How to Protect Your Trees

The fungus beetles infect trees that have been recently injured or trimmed. These beetles are very active in the spring and summer months. Oaks should be protected from damage and not trimmed from April through July.

Trim large mature oaks now. As a preventative to spring storm damage, have your large oaks trimmed now so that heavy, dead branches won't fall during tornado season and break other healthy limbs.
Consider Oaks When Planning Construction
  • If you are planning to build on your property this spring, plan the construction process to protect the trees. Discuss the situation with your builder and fence off the trees from the base of the truck to the branches.
  • Be prepared with tree paint and apply immediately to any wounds that accidentally occur.
    Root System Protection
  • If an oak is infected on your property or a nearby neighboring property, your trees could be at risk through their intertwined root system. Oak roots travel up to 50 feet out. The fungus can pass underground from tree to tree.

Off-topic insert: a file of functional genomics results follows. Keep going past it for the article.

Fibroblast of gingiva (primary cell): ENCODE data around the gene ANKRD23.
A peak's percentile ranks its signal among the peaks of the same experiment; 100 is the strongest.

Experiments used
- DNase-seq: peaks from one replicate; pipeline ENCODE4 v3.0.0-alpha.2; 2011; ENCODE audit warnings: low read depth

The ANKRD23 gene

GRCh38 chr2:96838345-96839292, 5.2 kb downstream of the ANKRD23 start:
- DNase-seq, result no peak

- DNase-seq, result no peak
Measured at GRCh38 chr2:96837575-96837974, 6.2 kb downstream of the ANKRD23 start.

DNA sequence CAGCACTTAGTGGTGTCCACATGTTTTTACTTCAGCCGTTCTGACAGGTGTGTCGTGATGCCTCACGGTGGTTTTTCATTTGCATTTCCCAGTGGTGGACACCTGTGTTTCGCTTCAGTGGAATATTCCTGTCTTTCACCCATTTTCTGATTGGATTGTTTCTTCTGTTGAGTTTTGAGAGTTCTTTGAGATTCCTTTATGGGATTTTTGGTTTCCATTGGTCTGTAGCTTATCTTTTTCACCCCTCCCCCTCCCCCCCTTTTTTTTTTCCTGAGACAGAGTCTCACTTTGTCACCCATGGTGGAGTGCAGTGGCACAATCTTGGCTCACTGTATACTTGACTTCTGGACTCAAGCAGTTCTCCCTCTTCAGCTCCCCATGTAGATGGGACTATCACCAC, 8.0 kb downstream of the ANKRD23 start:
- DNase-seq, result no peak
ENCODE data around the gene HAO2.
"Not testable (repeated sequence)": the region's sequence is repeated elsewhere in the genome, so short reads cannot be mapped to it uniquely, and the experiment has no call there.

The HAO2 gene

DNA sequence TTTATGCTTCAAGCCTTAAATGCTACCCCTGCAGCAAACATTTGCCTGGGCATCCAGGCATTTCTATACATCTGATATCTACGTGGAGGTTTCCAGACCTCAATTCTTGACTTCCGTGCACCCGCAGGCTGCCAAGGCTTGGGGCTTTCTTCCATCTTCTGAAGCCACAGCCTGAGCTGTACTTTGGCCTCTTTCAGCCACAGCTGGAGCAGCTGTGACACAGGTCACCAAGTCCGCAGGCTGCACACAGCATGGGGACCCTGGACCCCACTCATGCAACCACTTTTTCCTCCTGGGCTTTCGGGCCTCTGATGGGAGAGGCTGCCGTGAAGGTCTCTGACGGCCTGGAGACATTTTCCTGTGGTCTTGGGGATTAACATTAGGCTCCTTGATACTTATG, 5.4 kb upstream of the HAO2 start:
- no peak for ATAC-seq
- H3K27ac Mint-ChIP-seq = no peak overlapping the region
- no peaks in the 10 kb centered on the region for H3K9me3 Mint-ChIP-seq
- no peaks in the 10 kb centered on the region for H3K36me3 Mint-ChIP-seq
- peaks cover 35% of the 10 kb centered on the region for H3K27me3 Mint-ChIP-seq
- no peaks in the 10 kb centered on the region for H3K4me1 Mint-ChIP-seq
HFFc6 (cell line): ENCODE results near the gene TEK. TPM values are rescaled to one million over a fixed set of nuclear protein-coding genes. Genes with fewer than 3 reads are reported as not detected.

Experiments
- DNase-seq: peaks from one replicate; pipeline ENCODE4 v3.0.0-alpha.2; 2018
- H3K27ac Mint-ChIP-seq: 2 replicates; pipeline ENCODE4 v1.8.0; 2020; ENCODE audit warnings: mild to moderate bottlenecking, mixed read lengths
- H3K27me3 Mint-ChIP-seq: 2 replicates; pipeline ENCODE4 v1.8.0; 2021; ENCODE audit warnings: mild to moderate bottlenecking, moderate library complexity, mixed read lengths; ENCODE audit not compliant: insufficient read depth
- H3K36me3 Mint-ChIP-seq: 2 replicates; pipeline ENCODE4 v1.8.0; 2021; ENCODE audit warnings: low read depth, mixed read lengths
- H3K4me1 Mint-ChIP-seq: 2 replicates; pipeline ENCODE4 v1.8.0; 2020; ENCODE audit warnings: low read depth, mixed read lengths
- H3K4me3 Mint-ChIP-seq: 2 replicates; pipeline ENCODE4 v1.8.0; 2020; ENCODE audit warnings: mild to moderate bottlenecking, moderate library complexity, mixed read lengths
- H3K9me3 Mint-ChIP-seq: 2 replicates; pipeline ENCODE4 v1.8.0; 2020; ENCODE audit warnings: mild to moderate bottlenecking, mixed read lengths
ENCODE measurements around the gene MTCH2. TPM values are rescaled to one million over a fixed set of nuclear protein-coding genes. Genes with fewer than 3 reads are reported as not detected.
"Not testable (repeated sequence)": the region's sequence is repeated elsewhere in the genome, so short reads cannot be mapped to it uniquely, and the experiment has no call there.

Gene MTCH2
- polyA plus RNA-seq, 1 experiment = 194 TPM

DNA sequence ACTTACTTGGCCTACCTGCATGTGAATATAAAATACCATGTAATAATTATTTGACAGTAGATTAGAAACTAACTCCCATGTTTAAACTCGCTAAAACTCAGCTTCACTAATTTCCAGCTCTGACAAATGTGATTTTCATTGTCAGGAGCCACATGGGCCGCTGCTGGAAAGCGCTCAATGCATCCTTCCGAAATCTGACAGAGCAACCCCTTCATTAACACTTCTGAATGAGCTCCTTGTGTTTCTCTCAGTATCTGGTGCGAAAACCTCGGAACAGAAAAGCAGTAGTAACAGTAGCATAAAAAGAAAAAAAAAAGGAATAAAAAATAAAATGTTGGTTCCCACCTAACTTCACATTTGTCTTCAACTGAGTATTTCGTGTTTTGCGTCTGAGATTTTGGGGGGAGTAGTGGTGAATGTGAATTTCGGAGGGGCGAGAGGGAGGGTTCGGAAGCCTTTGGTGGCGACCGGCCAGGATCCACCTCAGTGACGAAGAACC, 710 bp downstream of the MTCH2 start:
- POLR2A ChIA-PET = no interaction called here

• To prevent spread, have the roots cut using a trencher or vibratory plow. The five foot blade severs the roots to protect neighboring trees. Root cutting should be done prior to tree removal. If you want to sell your acreage home and there is oak wilt on the property, address the problem and outline a remedy. Ignoring oak wilt will cause the disease to spread and kill more trees. This will directly affect your property's value.

Copyright 2009 Teri Eckholm http://www.terieckholm.com/